Historic buildings

The Viaduct

The foundation stone of this bridge was laid on 21st November 1855. One year later, the first locomotive steamed across the viaduct, which was officially opened on 18th April 1857. An engineer by the name of Decomble designed the bridge, which has a volume of 60,000 cu. metres. An average of 2,500 workers were employed on its construction, day and night. The viaduct is 600 metres long and has 50 arches up to a height of 50 metres. The stone viaduct is one of the most remarkable bridges built in the second half of the 19th century in Europe, or perhaps in the world. Walkers can take a stroll across the first level and enjoy a view of the Suize Valley.

Basilica of St John the Baptist

The church dedicated to St. John the Baptist was raised to collegiate status in 1474 and became a minor basilica in 1948. It is of average size - 55 metres long, 25 metres wide and 18 metres tall. It is a superb piece of architecture and it keeps alive the "history' of the town. Built in the early years of the 13th century then extended and altered until the 16th, it has a 13th-century nave, 14th-century side aisles and a transept, chancel and ambulatory dating from the 15th and 16th centuries. Inside, there are numerous works of art including an Entombment with life-sized figures, a Rod of Jesse and various pieces by the sculptor from Chaumont, Jean-Baptiste Bouchardon (High Altar, pulpit, Fabric Committee pew and furnishings).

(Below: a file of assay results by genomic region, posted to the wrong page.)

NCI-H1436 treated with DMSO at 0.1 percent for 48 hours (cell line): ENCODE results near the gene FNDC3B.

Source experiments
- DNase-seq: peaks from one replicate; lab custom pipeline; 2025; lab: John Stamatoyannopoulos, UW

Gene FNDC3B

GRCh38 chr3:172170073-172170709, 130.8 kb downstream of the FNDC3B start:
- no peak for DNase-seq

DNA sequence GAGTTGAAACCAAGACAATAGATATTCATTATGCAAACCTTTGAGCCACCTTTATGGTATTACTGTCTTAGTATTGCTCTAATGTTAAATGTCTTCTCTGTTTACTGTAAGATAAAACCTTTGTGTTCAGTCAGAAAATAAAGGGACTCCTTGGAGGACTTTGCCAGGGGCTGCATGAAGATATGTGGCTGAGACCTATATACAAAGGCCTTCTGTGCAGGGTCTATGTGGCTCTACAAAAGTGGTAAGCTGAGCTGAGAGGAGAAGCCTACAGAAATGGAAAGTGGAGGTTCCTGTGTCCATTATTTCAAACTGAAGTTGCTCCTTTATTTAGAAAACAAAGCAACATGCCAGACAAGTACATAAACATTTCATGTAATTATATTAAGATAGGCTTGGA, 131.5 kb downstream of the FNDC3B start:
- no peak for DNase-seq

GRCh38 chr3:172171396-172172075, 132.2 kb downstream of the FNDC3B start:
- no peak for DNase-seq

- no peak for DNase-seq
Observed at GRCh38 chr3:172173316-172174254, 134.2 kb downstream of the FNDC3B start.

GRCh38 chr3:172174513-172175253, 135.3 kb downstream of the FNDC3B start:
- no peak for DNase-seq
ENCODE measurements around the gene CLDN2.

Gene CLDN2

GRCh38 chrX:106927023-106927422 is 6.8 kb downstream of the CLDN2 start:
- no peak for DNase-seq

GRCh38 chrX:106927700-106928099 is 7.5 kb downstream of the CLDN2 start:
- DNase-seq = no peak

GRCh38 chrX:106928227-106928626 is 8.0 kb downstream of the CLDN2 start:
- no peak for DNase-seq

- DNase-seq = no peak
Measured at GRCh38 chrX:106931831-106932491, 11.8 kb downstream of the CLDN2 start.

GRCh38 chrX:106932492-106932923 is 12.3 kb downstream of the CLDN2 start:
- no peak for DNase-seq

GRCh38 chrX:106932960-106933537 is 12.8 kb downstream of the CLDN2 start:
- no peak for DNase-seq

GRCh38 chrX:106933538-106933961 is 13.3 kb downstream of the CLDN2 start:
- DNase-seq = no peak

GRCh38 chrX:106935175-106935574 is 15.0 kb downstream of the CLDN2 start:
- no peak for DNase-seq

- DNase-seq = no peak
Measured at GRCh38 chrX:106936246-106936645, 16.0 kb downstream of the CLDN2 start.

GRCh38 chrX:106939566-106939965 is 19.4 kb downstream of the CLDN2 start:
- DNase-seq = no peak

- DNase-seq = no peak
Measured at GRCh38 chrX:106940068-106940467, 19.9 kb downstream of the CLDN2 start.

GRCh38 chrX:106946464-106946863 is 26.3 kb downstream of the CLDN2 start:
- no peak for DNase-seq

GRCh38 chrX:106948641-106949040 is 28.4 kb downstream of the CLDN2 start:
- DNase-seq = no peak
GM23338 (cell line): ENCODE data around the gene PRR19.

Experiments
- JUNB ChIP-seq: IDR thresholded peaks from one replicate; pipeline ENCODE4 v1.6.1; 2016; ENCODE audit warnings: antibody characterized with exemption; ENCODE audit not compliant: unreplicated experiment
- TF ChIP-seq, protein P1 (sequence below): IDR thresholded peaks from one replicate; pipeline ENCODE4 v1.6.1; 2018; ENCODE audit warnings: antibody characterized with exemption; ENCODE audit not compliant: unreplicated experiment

The Turrets

The Turrets are the jewels in the crown that is Chaumont's architecture, their slender outlines pointing skywards and breaking up the line of façades on the old houses. There are more than 30 in all, some with rounded corbelling, others more rigid with austere vertical lines. Some of them are decorated with carved coats-of-arms or niches with statues. The turrets date from the 16th or 17th century and they house the spiral staircase leading to the upper floors of the houses in the town centre, especially in the old town that was once encircled by ramparts on a spur of rock.